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delican_38
On 1/23/2021 at 5:29 PM, SubgunFun said:

Welcome. I'm pretty new here myself. I collect mostly ordnance. The wife calls my man cave, "The Bunker."

So being in Canada, what are the rules for rifle ownership? If I remember correctly, you can't have handguns. What all can you have up there? And just out of curiosity... how the heck do you find ammo???

And a quick story... I grew up next to a military training area (Camp Grayling) in Michigan. We would see Canadian forces train there once in a while. I guess it was a closer artillery range than anything they had up North. We would have fun BS'ing with those troops.  We were able to be very close as they fired live mortar rounds. We were out there shooting and had a bunch of guns with us (AR's, AK's, pistols, etc..) and they loved seeing my buddy's Smith & Wesson stainless 44mag... several took pics posing with it.  And the Canadian IMP's (MRE's) were good. Gotta love our brothers and sisters to the North!

-Aaron

 Thanks for the welcome, Aaron, sounds like you've had more experiences interacting with our nation's forces than most Canadians have. I always enjoy hearing these sorts of stories, as they're fascinating pieces of history (in my opinion). 

 

 As for gun ownership here, one can generally own most permitted long guns by having a federally-regulated firearms license, which is obtained via an application process that includes in-class instruction and a rigorous background check procedure. In terms of permitted long guns, we can generally own most bolt action rifles (depending on the caliber), certain semi autos (including the M1 Garand, thankfully), and most non-automatic shotguns. Full auto firearms cannot be owned by the average citizen here, nor can anything that is a converted (to semi-auto) auto, a part of the AR15 family, or comes from the AK family of firearms (with one exception - the Valmet), just to give you a few examples. We are certainly not without other restrictions here, as a firearms owner must possess an extra license called a "restricted" license in order to possess handguns and shorter rifles (like the M1 Carbine). Handguns are restricted by barrel length and caliber as well, as the average person cannot own a handgun with a barrel less than approximately 4.25" or one that is chambered in .32acp. I could certainly keep going here, but I'd suspect that you might be able to get the general picture of Canadian firearm ownership here. If might be of interest to look up the list of prohibited firearms in Canada, to compare to what you folks can own. Ammo is thankfully still available right now, but the prices are going up with each new shipment. There's a number of major importers here for ammo, along with a couple of companies that produce ammunition for the Canadian market. On a side note, I've always enjoyed by time in the USA and have met several good friends from down there.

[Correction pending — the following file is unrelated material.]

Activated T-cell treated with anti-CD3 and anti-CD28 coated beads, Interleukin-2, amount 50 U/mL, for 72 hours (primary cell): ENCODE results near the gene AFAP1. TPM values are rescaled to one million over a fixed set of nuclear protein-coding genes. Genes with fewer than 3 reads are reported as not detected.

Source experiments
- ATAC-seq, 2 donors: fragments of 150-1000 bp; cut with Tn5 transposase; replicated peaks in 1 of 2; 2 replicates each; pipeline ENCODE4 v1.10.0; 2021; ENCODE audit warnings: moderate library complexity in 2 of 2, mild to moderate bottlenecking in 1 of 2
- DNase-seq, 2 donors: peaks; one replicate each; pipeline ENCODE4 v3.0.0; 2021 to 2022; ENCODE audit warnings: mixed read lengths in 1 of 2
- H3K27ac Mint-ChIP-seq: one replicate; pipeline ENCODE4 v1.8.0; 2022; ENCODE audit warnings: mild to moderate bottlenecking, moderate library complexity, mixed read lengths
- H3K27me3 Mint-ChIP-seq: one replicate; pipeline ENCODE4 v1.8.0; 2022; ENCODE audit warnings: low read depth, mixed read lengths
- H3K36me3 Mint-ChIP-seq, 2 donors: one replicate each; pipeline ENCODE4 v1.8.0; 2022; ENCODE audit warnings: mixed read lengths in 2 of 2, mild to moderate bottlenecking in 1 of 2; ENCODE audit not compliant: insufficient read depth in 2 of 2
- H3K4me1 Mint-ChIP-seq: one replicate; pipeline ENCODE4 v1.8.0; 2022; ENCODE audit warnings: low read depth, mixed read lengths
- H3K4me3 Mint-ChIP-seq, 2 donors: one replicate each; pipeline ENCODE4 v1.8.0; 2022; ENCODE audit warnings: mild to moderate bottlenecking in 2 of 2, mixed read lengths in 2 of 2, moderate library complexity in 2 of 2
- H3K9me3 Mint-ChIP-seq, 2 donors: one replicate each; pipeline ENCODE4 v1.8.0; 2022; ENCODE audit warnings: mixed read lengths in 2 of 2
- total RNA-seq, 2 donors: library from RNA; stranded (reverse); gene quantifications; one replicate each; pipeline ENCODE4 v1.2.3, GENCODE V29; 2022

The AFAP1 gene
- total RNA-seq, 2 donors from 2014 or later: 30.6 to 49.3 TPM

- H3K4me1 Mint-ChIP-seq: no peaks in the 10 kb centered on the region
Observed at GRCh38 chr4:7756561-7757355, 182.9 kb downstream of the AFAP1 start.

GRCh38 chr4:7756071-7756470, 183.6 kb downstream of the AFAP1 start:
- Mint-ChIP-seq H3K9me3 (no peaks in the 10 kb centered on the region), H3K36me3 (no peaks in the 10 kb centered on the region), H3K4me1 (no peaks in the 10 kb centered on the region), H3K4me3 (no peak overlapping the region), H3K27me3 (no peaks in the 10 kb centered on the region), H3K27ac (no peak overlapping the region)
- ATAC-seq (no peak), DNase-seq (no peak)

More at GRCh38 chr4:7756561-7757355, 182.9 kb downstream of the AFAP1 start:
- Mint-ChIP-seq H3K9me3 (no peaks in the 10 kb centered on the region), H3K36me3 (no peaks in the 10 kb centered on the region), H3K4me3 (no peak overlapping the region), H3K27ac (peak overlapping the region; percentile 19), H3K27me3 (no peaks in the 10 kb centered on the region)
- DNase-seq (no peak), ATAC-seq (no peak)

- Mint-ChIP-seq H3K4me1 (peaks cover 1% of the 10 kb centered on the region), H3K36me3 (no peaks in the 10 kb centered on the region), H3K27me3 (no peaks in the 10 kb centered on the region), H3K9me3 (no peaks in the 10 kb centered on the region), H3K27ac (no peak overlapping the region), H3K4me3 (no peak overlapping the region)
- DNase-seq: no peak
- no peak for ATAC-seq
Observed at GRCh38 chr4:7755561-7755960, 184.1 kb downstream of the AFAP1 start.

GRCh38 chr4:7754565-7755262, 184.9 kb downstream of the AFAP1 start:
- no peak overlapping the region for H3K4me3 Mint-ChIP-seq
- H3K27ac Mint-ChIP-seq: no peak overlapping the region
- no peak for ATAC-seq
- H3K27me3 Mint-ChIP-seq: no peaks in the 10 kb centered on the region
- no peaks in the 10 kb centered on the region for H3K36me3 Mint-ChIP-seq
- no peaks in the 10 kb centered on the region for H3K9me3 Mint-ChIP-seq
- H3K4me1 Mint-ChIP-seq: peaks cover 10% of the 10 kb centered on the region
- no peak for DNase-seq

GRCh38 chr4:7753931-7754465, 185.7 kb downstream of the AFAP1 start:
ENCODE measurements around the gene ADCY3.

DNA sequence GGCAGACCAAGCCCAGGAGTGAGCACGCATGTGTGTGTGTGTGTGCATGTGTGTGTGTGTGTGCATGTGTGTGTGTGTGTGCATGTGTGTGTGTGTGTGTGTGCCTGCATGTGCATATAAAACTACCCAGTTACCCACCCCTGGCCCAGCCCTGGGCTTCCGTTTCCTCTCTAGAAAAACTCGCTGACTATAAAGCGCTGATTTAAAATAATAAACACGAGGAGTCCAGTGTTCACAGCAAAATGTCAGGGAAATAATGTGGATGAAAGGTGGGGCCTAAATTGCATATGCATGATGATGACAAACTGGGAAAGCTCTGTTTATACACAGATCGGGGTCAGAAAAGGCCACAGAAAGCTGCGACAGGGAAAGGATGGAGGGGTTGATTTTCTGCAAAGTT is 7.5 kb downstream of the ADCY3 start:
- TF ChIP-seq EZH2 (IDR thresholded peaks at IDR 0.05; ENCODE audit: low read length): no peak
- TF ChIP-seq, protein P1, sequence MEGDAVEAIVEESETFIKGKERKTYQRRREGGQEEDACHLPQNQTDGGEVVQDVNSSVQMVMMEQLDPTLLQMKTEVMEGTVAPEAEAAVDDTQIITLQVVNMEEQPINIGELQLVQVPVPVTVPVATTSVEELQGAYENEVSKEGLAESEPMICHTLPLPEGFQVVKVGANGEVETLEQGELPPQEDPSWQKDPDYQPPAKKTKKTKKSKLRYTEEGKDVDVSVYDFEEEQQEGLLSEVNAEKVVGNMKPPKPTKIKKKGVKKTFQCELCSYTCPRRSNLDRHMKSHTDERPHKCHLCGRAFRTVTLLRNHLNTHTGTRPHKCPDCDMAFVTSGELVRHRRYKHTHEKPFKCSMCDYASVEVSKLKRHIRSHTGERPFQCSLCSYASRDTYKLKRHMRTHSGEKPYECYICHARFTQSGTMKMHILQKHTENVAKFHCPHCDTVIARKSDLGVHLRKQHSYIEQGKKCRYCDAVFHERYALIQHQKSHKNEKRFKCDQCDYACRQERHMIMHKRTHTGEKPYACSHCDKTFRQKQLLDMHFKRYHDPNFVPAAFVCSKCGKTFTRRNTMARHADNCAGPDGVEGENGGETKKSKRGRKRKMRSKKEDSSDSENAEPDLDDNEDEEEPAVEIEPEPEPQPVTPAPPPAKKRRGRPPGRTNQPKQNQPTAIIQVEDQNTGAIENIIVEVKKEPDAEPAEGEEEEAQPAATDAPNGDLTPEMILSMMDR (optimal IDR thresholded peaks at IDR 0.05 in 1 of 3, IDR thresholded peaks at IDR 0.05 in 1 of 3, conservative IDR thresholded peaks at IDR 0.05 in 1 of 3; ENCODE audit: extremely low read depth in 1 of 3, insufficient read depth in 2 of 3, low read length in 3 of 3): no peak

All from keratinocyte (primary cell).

-Andrew

 

 

 

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Very interesting. Thanks for the great reply. It boggles my mind with all your restrictions but I'd say it's actually better than I thought it was. It's just a shame these fun hobbies cost so much! 

-Aaron